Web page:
How to come up with story ideas

I am currently studying creative writing with The Open University in the UK and I have to come up with ideas for stories for all my assignments. This may sound like fun but finding a story idea that actually inspires you to carry on writing is actually really hard. Of course, you could do life writing but this has all its own problems, how far to stray from the truth, when does it become fiction, whether to make up details you can’t remember and I found that I started to muddle what had happened and what I had made up in my head. Therefore, these days I tend to stick to fiction. I struggle to come up with ideas for stories so I spend lots of time writing one page scenes to prompts from various sources. Below I am going to list some of the things which have helped me.

Free writing. Normally you have a small phrase or word as a prompt, ‘my favourite film’ or ‘the colour red’, and you just write the first thing which comes to mind. This is best done by hand as if you type then you tend to get ahead of your thoughts. The whole idea of this is to go completely off track, a sort of Chinese whispers effect where you start with pumpkin pie and end up with scarecrow. (This was the start and end of a particularly memorable game played in a backstage dressing room with about thirty children when I was seven.)

Book prompt. Open a novel at any page and then count down any number of lines. Take the sentence on that line (or the nearest one which makes sense) and write in at the top of your page. Then do the same thing on a different page and write it at the bottom of the page. Now fill in the space in the middle. There’s something about having the beginning and something to aim for that makes filling in the middle with a story a lot easier. It doesn’t really matter if it’s a book that you’ve read before or not as one sentence doesn’t define the story. If you have read it though it’s quite interesting to see if your story has any resemblance to the mood of the original book. I have also tried doing this with songs that happen to be playing on the radio when I am writing in the car but it really makes you realise how many songs are about love and how the lyrics really don’t make sense!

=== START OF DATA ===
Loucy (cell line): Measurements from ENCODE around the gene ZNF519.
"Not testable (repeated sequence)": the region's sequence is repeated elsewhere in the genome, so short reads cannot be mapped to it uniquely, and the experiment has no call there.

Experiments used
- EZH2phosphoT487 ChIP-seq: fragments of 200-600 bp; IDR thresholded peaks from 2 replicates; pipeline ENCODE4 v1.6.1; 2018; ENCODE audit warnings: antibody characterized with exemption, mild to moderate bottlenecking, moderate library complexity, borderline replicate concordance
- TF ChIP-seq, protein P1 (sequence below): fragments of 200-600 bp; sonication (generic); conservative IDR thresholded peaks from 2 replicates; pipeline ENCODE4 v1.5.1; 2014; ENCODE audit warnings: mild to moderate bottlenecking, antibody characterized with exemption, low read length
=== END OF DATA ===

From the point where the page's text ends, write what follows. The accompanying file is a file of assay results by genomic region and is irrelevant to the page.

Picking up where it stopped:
Random prompts. So this one does kind of require a willing friend or mothership to give you the prompts but I find that it really does work. First they give you three characters, a mixture of people you know and famous people works best, e.g. Nelson Mandela, your cousin Sam and your cello teacher. Then they pick three objects and/or places e.g. St. Agnes in the Isles of Scilly, an ironing board and an overripe banana. From each of the three people you must pick two characteristics, they can be as simple or as deep as you like e.g. Nelson Mandela – South African and likes sour milk, cousin Sam – likes watching the weather forecast and has a younger brother, cello teacher – has a black labrador and wears glasses. You combine these characteristics to make one character who is the narrater for your story. The three objects and/or places must all make an appearance in your story. It doesn’t necessarily have to be set in the place, it could simply be mentioned in passing but they give some direction to your writing.

Consequences. I’ve never actually come up with a story idea using this but they are great fun to do and hysterical to read out afterwards. This is the game (for at least two people) where you write at least two lines of a story at the top of a page then fold the page over so that only the last line can be seen. This is then passed to the next person who does the same thing, carrying the story on from the line they can see. My father and I did one the other evening which ended up with a giraffe and a dog flying to Cape Town with passports made from banana skins then being locked in the dog pound, which was a vast improvement from their previous underwater existence.

Even using these techniques I normally only get about one page in ten which I think might have enough potential to explore further. Writing isn’t easy, it requires work and time dedication but at the end you have a story or article which you can go back to in the future and think ‘Wow, I wrote that’… or possibly just press delete on…


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